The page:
Read this Mum’s Viral Post on Why She is not Teaching her Six Daughters to Dress Modestly

Jessica Martin-Weber, a proud mother of six daughters, ranging in age from 5 to 18, and a baby on the way in the Fall, has revealed why she is not teaching her girls to dress modestly.

In a Facebook post that has gone viral, she explains why her and husband allows their daughters dress as they choose.

With all that experience, they’ve learned a few things about parenting, which they share on their family blog and Facebook page, ”Beyond Moi”.

Read her full post below:

”We were asked yesterday and have been asked before what are our standards of modesty in how our children dress and how do we enforce that.

Well… my answer may not be helpful…

Here’s the short version: we don’t teach or enforce any standards of modest dress for our children.

Here’s the long version:

”We follow the guidelines of the places and organizations that we’ve agreed to follow when we are there. So in school, they have to meet dress code standards. Which is easy, our school doesn’t have one. But back when we went to a uniform school and then a school with a dress code, when the girls were on the premises, they followed it.

But outside of that, we don’t enforce any modesty standards. Ever. Modesty is too subjective and true modesty is about attitude and our heart. To us, enforcing modesty standards is about controlling people and we have found that is counterproductive and undermines our commitment to respecting bodily autonomy. The definition of modest dress has and will continue to change through history and across cultures. We do not believe we need to apply such arbitrary controls to our children. In the photo below some would consider what I am wearing modest, others wouldn’t (growing up that dress wouldn’t have been acceptable because of the neckline and slit and the cling of the fabric), some would be comfortable with my daughter in the blue skirt, some wouldn’t, and some would seen nothing wrong with my daughter’s crop top outfit and shorts, some wouldn’t let their child leave the house dressed like that.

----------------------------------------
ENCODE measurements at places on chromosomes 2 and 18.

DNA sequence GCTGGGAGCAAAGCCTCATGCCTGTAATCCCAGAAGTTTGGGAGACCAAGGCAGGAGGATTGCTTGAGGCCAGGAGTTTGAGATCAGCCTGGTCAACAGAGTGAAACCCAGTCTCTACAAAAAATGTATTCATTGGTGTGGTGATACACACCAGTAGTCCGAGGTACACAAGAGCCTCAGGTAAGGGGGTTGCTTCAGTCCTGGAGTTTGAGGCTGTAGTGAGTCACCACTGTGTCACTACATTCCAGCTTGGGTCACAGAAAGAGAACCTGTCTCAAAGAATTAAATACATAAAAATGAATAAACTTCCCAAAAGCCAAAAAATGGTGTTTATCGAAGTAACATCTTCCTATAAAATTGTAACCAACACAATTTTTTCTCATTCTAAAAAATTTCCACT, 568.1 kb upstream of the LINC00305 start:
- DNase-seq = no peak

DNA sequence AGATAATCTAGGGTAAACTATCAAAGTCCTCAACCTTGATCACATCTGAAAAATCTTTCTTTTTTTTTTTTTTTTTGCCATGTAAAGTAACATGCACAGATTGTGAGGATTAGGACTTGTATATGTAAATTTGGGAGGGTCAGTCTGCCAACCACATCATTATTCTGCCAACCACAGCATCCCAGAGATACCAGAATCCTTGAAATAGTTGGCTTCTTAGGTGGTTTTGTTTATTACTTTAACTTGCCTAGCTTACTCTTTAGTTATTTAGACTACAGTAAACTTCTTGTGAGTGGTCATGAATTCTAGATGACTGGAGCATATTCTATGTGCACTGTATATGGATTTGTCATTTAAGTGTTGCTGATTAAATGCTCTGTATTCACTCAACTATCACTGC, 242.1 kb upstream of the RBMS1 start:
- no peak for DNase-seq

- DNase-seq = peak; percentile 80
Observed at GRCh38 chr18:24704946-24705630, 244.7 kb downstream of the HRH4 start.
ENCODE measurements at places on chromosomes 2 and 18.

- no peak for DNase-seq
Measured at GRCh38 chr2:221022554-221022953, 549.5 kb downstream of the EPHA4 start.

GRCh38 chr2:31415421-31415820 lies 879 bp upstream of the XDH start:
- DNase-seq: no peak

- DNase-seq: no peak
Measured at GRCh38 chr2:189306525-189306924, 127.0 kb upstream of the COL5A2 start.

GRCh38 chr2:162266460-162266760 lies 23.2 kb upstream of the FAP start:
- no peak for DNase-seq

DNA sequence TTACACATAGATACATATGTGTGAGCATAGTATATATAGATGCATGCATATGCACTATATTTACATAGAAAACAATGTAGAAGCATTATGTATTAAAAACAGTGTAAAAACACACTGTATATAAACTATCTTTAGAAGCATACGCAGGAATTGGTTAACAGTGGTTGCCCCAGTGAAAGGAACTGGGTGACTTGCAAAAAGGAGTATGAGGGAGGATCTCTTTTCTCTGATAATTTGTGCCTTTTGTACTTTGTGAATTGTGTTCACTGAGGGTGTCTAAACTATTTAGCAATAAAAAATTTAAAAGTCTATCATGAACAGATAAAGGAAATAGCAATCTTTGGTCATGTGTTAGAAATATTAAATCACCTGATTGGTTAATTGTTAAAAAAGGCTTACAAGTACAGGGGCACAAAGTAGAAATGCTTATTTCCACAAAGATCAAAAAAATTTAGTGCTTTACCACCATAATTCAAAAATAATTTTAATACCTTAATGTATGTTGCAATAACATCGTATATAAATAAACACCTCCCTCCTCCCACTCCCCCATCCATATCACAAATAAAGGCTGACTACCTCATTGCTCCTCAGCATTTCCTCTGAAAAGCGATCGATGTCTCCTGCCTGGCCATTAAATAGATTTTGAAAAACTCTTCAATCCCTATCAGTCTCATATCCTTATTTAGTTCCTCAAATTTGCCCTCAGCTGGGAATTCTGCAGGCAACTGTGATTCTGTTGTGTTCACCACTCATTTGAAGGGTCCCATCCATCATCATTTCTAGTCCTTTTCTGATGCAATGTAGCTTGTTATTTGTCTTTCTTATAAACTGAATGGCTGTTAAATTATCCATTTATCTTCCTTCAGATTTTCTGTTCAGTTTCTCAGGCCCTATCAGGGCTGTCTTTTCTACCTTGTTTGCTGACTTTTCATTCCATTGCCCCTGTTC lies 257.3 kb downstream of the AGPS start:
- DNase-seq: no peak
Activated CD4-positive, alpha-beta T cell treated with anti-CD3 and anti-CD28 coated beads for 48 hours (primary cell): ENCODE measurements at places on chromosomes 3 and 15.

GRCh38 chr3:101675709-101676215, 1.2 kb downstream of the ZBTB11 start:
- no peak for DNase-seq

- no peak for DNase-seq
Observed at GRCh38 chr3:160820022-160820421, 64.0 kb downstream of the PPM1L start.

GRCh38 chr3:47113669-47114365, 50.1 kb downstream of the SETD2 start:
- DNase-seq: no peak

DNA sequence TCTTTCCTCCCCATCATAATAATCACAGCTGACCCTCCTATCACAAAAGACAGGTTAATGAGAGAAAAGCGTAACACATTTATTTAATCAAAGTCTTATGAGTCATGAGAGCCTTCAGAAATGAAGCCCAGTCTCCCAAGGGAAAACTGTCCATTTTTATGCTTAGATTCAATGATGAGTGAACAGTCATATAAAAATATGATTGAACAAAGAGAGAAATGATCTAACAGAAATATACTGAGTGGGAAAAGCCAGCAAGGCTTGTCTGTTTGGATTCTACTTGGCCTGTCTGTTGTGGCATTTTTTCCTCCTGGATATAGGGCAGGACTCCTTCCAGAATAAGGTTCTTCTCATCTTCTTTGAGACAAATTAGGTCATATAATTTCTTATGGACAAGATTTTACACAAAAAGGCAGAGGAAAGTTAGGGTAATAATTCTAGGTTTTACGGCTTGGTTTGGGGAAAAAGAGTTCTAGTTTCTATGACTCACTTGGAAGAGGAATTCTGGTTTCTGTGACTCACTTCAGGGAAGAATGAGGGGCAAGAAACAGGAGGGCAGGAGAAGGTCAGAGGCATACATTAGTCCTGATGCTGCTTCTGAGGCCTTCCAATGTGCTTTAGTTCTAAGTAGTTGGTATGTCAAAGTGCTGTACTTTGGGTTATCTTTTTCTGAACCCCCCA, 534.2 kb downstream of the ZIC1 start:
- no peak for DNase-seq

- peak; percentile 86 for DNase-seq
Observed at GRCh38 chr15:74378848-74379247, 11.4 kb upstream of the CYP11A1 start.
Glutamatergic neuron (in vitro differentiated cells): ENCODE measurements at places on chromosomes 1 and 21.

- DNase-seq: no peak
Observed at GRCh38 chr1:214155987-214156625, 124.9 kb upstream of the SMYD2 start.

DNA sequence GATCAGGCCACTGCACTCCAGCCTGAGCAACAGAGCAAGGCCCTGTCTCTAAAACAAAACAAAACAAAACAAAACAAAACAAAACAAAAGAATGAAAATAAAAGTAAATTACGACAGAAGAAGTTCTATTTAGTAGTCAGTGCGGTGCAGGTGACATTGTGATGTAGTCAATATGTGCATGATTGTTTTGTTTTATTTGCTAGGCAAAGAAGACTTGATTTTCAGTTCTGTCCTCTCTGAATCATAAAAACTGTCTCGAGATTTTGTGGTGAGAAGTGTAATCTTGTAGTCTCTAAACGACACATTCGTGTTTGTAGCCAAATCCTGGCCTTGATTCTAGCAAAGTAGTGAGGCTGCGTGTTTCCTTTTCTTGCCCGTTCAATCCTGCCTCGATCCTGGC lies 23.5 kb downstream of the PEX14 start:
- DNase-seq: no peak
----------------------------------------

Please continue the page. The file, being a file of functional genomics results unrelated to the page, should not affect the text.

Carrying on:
Who gets to define modesty anyway?

We don’t bother.

There are a few questions we have for our children about their clothing that are just practical:

1) Can you participate in the activities you will need to do without worrying about your clothing? (Does it fit without hurting you, can you do jumping, bending over, etc.)

2) Is it practical for the weather? (This one is up for personal interpretation. I’m always cold, for example but several in the family are often warm, it doesn’t make sense to require them to dress to my comfort. With young ones we will take appropriate clothes/layers with us or send them with them should they choose attire that will not be fitting for the weather but we do not make them change, only offer it as an option.)

3) Will the clothing you wear seem out of place in that setting or will it communicate respect for where you are and who you are with based on the social norms of that setting? (For example: attending a classical music concert with grandma vs a concert of your favorite band with daddy and a couple of friends, or attending a wedding or funeral vs catching a movie.)